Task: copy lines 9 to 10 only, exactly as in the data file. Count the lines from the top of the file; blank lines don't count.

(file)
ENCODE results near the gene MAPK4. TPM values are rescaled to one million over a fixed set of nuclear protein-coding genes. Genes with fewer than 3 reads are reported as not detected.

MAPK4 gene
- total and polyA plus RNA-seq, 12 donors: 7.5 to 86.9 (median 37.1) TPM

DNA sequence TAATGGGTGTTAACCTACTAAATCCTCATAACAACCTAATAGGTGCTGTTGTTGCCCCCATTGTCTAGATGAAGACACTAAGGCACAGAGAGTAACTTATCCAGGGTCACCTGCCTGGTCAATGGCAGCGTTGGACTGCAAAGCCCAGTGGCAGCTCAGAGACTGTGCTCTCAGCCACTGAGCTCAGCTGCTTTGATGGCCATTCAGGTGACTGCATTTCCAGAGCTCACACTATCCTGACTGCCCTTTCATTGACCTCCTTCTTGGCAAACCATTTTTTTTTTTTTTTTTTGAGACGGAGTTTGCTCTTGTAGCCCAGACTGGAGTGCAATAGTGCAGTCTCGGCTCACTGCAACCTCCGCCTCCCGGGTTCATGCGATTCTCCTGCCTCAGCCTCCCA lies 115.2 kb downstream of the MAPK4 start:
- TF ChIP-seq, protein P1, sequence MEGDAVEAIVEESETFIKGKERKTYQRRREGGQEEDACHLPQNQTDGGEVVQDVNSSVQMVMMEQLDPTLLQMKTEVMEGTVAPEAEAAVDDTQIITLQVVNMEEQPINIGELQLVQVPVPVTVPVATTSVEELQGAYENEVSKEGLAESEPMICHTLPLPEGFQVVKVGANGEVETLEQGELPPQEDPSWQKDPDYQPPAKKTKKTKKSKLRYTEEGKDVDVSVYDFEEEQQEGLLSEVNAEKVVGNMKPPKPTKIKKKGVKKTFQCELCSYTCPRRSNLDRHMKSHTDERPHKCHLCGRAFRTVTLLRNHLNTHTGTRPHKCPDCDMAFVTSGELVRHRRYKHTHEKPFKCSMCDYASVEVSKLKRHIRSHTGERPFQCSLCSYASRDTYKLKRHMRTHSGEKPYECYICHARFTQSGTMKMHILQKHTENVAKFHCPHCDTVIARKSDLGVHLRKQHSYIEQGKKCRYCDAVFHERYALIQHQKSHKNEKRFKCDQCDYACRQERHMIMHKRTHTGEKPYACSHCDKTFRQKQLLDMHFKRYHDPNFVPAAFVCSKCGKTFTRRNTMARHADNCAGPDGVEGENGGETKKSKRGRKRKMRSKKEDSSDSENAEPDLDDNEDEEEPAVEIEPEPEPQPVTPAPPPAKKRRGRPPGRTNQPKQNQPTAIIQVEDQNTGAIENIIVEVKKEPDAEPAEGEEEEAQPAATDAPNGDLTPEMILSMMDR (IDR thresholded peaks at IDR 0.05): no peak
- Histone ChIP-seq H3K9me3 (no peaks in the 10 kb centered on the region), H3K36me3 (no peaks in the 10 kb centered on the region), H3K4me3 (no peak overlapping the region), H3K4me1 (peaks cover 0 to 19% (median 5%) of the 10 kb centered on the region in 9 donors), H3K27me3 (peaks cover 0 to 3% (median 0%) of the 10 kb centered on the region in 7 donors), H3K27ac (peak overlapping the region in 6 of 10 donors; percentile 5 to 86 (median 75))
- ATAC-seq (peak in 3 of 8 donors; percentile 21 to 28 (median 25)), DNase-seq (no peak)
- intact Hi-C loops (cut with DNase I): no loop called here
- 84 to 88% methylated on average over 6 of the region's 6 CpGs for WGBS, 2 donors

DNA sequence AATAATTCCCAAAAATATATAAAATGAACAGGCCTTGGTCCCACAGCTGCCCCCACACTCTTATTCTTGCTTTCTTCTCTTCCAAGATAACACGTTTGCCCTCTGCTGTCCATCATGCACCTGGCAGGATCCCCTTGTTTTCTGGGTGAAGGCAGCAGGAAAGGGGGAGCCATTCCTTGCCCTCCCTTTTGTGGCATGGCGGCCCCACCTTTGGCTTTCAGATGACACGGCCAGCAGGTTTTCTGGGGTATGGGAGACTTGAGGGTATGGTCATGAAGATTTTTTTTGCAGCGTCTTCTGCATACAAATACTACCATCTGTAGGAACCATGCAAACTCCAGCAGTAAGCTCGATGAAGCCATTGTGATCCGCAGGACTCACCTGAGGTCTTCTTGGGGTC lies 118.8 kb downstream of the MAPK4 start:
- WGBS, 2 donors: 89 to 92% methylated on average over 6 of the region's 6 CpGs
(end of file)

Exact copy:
- 84 to 88% methylated on average over 6 of the region's 6 CpGs for WGBS, 2 donors

DNA sequence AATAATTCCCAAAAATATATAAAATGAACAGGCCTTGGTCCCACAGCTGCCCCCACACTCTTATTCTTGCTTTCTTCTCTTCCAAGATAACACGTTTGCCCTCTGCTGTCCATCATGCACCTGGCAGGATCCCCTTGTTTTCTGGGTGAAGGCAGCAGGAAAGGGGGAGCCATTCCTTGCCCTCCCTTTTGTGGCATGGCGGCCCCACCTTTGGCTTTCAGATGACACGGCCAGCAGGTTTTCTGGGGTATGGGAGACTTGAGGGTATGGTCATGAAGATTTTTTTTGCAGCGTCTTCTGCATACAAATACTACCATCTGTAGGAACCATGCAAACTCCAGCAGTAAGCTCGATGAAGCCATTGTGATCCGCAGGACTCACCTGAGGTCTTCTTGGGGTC lies 118.8 kb downstream of the MAPK4 start: